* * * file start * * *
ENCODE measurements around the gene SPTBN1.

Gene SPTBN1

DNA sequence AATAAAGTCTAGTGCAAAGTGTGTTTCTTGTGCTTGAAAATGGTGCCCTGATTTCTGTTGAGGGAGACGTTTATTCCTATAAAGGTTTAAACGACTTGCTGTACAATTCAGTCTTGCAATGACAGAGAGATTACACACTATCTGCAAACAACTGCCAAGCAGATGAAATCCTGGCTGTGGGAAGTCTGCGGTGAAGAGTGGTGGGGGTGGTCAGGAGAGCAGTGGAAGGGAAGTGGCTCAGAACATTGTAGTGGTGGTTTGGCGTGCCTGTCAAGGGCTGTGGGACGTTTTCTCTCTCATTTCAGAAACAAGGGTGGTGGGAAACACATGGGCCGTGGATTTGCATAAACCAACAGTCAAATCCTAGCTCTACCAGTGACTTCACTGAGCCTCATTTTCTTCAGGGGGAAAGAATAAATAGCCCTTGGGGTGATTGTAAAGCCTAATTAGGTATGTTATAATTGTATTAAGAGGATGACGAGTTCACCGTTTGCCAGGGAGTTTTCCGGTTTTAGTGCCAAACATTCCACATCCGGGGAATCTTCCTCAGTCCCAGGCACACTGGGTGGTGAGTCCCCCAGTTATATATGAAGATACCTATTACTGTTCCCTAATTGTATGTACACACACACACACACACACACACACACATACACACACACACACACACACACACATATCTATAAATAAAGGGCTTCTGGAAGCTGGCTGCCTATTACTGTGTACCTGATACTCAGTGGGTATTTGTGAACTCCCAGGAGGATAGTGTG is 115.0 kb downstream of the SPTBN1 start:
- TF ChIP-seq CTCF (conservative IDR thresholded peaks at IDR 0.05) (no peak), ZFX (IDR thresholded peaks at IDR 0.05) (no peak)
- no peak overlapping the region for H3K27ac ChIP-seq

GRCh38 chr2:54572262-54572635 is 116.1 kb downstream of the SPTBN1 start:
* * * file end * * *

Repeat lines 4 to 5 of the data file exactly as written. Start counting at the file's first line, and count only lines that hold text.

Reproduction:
- TF ChIP-seq CTCF (conservative IDR thresholded peaks at IDR 0.05) (no peak), ZFX (IDR thresholded peaks at IDR 0.05) (no peak)
- no peak overlapping the region for H3K27ac ChIP-seq